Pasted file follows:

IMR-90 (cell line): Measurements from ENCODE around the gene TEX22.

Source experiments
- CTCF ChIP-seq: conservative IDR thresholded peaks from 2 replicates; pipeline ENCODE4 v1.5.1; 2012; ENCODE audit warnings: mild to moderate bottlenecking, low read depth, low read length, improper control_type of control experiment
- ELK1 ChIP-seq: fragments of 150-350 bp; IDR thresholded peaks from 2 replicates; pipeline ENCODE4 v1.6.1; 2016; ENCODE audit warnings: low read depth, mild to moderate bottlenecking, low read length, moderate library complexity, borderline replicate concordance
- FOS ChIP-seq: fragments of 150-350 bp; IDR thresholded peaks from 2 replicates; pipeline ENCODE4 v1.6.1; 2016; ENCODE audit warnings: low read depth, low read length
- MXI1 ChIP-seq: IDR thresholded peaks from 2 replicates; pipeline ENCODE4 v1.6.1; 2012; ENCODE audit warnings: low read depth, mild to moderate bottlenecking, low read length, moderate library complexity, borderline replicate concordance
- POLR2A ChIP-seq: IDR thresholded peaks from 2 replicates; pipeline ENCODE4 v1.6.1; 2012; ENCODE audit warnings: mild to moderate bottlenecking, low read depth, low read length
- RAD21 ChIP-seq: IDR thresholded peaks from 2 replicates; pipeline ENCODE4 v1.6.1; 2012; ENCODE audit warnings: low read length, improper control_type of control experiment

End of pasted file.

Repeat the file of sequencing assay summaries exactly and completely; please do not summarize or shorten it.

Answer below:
IMR-90 (cell line): Measurements from ENCODE around the gene TEX22.

Source experiments
- CTCF ChIP-seq: conservative IDR thresholded peaks from 2 replicates; pipeline ENCODE4 v1.5.1; 2012; ENCODE audit warnings: mild to moderate bottlenecking, low read depth, low read length, improper control_type of control experiment
- ELK1 ChIP-seq: fragments of 150-350 bp; IDR thresholded peaks from 2 replicates; pipeline ENCODE4 v1.6.1; 2016; ENCODE audit warnings: low read depth, mild to moderate bottlenecking, low read length, moderate library complexity, borderline replicate concordance
- FOS ChIP-seq: fragments of 150-350 bp; IDR thresholded peaks from 2 replicates; pipeline ENCODE4 v1.6.1; 2016; ENCODE audit warnings: low read depth, low read length
- MXI1 ChIP-seq: IDR thresholded peaks from 2 replicates; pipeline ENCODE4 v1.6.1; 2012; ENCODE audit warnings: low read depth, mild to moderate bottlenecking, low read length, moderate library complexity, borderline replicate concordance
- POLR2A ChIP-seq: IDR thresholded peaks from 2 replicates; pipeline ENCODE4 v1.6.1; 2012; ENCODE audit warnings: mild to moderate bottlenecking, low read depth, low read length
- RAD21 ChIP-seq: IDR thresholded peaks from 2 replicates; pipeline ENCODE4 v1.6.1; 2012; ENCODE audit warnings: low read length, improper control_type of control experiment